Good ideas don’t require force. That describes the Internet, mobile telephony and cryptocurrencies.
What is money? We all assume we know, because money is a commonplace feature of everyday life. Money is what we earn and exchange for goods and services. Everyone thinks the money they’re familiar with is the only possible system of money—until they run across an entirely different system of money.
Then they realize money is a social construct, a confluence of social consensus and political force– what we agree to use as money, and what our government mandates we use as money under threat of punishment.
We assume that our monetary system is much like a Law of Nature: since it’s ubiquitous, it must be the only possible system.
But there are no financial Laws of Nature for money. In the past, notched sticks served as money. In other non-Western cultures, giant stone disks (rai, a traditional form of money on the island of Yap) and even salt served as money.
In our experience, 1) money is issued by a government or central bank (i.e. a currency), and each of these currencies is the sole form of legal money (legal tender) in the nation-state that issues the currency; 2) each of these currencies is available in physical coins and paper bills and digitally as entries in bank and credit card accounts; 3) our currency is borrowed into existence by the central bank or by fractional reserve lending in private banks, and 4) this currency meets all of the utility traditionally required of money:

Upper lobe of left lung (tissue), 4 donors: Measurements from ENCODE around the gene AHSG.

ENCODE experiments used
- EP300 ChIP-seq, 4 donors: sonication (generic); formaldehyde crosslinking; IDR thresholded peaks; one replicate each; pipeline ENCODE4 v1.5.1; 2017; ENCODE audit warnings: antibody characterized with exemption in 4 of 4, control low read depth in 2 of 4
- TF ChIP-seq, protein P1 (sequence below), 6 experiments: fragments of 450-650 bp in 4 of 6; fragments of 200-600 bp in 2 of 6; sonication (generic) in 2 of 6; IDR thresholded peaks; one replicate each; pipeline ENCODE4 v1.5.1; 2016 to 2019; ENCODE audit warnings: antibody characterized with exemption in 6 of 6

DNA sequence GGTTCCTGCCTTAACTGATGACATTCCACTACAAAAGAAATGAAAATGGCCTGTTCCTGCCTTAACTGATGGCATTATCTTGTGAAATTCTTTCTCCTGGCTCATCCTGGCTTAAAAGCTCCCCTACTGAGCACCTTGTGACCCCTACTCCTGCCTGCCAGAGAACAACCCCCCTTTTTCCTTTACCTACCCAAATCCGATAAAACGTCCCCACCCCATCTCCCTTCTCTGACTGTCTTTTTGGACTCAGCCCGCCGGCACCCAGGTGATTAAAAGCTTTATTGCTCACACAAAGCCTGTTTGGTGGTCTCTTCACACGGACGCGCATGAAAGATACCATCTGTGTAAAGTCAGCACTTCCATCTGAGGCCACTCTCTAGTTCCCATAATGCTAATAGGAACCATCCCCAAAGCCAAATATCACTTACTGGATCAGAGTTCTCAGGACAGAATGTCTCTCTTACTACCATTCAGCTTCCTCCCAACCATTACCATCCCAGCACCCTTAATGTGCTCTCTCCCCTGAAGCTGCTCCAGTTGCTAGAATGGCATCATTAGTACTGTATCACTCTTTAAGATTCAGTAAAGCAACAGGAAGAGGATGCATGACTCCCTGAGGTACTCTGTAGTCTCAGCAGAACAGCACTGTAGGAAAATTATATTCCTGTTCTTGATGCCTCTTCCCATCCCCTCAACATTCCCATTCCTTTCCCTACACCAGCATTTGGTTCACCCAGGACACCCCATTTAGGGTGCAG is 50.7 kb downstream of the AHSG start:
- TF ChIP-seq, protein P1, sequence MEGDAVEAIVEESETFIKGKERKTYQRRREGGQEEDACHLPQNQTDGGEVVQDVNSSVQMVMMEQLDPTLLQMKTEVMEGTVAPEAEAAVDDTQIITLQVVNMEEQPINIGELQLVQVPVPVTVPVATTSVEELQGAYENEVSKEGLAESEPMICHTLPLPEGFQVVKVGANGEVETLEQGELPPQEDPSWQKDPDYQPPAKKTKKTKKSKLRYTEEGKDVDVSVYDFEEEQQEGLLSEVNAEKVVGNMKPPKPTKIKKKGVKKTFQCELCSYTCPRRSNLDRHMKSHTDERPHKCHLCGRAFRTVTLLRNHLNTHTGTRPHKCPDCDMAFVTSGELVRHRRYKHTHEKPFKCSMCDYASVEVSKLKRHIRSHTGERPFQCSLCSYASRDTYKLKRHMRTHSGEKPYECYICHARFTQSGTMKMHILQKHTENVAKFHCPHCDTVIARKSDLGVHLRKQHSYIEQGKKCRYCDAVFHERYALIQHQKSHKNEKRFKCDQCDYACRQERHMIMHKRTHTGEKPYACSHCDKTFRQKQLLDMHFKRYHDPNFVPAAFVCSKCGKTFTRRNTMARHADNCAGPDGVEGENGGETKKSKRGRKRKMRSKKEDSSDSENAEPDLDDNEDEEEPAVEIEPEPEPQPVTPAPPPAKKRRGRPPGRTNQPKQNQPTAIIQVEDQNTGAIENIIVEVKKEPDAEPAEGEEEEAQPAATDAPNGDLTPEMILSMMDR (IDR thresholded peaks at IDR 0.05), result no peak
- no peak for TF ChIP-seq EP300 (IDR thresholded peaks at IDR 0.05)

1. It is divisible into smaller units, i.e. a dollar is divided into quarters, dimes, nickels and pennies, or it is a small unit (for example, the Japanese yen, which is roughly equivalent to a U.S. penny).
2. It is secure, i.e. everyone can’t just print or make their own in unlimited quantities.
3. It is fungible, meaning all the units are interchangeable.
4. It is easily transportable.
5. It has a market value that’s easily discoverable, so buyers and sellers can confidently exchange it for goods and services.
But history informs us that money doesn’t have to be issued by governments,nor does it have to be borrowed into existence by banks, nor does every form of money have to satisfy all five requirements; it’s possible to have multiple forms of money which each serve different purposes.
In other words, our system of money is merely one of many possible systems of money. With the advent of digital cryptocurrencies, the range of monetary systems has expanded greatly.
We tend to look at money as value-neutral and apolitical, but as a social construct, it reflects specific social and political values. As I’ve explained in previous posts, our money is created and distributed at the very top of the wealth-power pyramid.
This feature of our money optimizes the accumulation of wealth and power in the top of the pyramid, and thus our social contract of money guarantees the concentration of wealth and thus rising wealth-power inequality.
To understand why, we need to start with money’s three basic functions.
As a general rule, money is:
1. A store of value (i.e. it serves as a reliable repository of wealth);
2. As means of exchange between buyers and sellers;
3. A tool for recording transactions of credit/debt (i.e. it facilitates recording transactions and keeping track of credits, debts, assets and payments).
Modern-day government-issued currencies perform all three roles. The U.S. dollar, for example, acts as a store of purchasing power, a global means of exchange, and as a tool to keep track of transactions, debts and financial assets.
But in other social constructs, different kinds of money perform different functions.The giant stone disks on Yap (rai) are a store of value, and a means of exchange for high-value items.